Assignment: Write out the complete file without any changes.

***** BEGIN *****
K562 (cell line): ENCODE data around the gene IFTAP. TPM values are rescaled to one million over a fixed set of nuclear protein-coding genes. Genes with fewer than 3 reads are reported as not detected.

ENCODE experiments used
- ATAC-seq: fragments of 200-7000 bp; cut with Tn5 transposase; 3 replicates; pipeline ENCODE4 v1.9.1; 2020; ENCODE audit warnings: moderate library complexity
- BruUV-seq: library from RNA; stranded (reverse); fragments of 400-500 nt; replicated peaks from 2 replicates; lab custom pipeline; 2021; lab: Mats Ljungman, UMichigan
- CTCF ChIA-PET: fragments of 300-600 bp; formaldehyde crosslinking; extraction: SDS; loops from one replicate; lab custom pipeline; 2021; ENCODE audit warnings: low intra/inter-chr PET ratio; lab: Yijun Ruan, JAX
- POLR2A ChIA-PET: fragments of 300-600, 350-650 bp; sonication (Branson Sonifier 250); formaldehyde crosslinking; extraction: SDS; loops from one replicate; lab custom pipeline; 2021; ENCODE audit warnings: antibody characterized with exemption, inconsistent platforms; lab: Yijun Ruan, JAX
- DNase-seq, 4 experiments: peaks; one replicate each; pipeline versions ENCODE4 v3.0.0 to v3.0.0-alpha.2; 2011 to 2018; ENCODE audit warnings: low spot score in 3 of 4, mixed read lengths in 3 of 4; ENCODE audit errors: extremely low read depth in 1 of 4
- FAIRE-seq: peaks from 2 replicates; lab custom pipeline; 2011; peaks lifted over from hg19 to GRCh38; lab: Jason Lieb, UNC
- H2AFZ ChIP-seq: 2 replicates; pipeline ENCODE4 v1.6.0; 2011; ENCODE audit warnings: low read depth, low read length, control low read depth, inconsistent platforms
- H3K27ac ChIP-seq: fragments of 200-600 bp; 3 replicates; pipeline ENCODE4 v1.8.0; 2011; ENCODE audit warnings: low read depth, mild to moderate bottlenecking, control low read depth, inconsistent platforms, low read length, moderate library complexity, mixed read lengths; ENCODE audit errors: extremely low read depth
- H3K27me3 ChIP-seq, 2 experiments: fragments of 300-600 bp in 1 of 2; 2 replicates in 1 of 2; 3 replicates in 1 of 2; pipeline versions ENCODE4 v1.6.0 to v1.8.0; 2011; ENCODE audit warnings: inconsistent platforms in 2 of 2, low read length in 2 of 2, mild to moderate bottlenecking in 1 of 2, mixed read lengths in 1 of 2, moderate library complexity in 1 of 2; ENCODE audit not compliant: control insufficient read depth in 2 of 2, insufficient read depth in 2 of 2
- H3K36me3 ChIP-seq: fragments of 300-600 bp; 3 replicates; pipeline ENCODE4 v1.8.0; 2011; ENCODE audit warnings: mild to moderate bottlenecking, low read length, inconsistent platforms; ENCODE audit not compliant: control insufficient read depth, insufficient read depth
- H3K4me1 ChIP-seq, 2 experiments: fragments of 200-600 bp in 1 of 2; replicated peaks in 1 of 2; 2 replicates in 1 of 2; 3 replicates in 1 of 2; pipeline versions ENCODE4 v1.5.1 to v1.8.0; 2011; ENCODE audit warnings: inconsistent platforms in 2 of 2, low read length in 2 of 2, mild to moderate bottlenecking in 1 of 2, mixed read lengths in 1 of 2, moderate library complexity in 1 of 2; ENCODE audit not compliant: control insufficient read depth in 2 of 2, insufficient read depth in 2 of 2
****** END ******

K562 (cell line): ENCODE data around the gene IFTAP. TPM values are rescaled to one million over a fixed set of nuclear protein-coding genes. Genes with fewer than 3 reads are reported as not detected.

ENCODE experiments used
- ATAC-seq: fragments of 200-7000 bp; cut with Tn5 transposase; 3 replicates; pipeline ENCODE4 v1.9.1; 2020; ENCODE audit warnings: moderate library complexity
- BruUV-seq: library from RNA; stranded (reverse); fragments of 400-500 nt; replicated peaks from 2 replicates; lab custom pipeline; 2021; lab: Mats Ljungman, UMichigan
- CTCF ChIA-PET: fragments of 300-600 bp; formaldehyde crosslinking; extraction: SDS; loops from one replicate; lab custom pipeline; 2021; ENCODE audit warnings: low intra/inter-chr PET ratio; lab: Yijun Ruan, JAX
- POLR2A ChIA-PET: fragments of 300-600, 350-650 bp; sonication (Branson Sonifier 250); formaldehyde crosslinking; extraction: SDS; loops from one replicate; lab custom pipeline; 2021; ENCODE audit warnings: antibody characterized with exemption, inconsistent platforms; lab: Yijun Ruan, JAX
- DNase-seq, 4 experiments: peaks; one replicate each; pipeline versions ENCODE4 v3.0.0 to v3.0.0-alpha.2; 2011 to 2018; ENCODE audit warnings: low spot score in 3 of 4, mixed read lengths in 3 of 4; ENCODE audit errors: extremely low read depth in 1 of 4
- FAIRE-seq: peaks from 2 replicates; lab custom pipeline; 2011; peaks lifted over from hg19 to GRCh38; lab: Jason Lieb, UNC
- H2AFZ ChIP-seq: 2 replicates; pipeline ENCODE4 v1.6.0; 2011; ENCODE audit warnings: low read depth, low read length, control low read depth, inconsistent platforms
- H3K27ac ChIP-seq: fragments of 200-600 bp; 3 replicates; pipeline ENCODE4 v1.8.0; 2011; ENCODE audit warnings: low read depth, mild to moderate bottlenecking, control low read depth, inconsistent platforms, low read length, moderate library complexity, mixed read lengths; ENCODE audit errors: extremely low read depth
- H3K27me3 ChIP-seq, 2 experiments: fragments of 300-600 bp in 1 of 2; 2 replicates in 1 of 2; 3 replicates in 1 of 2; pipeline versions ENCODE4 v1.6.0 to v1.8.0; 2011; ENCODE audit warnings: inconsistent platforms in 2 of 2, low read length in 2 of 2, mild to moderate bottlenecking in 1 of 2, mixed read lengths in 1 of 2, moderate library complexity in 1 of 2; ENCODE audit not compliant: control insufficient read depth in 2 of 2, insufficient read depth in 2 of 2
- H3K36me3 ChIP-seq: fragments of 300-600 bp; 3 replicates; pipeline ENCODE4 v1.8.0; 2011; ENCODE audit warnings: mild to moderate bottlenecking, low read length, inconsistent platforms; ENCODE audit not compliant: control insufficient read depth, insufficient read depth
- H3K4me1 ChIP-seq, 2 experiments: fragments of 200-600 bp in 1 of 2; replicated peaks in 1 of 2; 2 replicates in 1 of 2; 3 replicates in 1 of 2; pipeline versions ENCODE4 v1.5.1 to v1.8.0; 2011; ENCODE audit warnings: inconsistent platforms in 2 of 2, low read length in 2 of 2, mild to moderate bottlenecking in 1 of 2, mixed read lengths in 1 of 2, moderate library complexity in 1 of 2; ENCODE audit not compliant: control insufficient read depth in 2 of 2, insufficient read depth in 2 of 2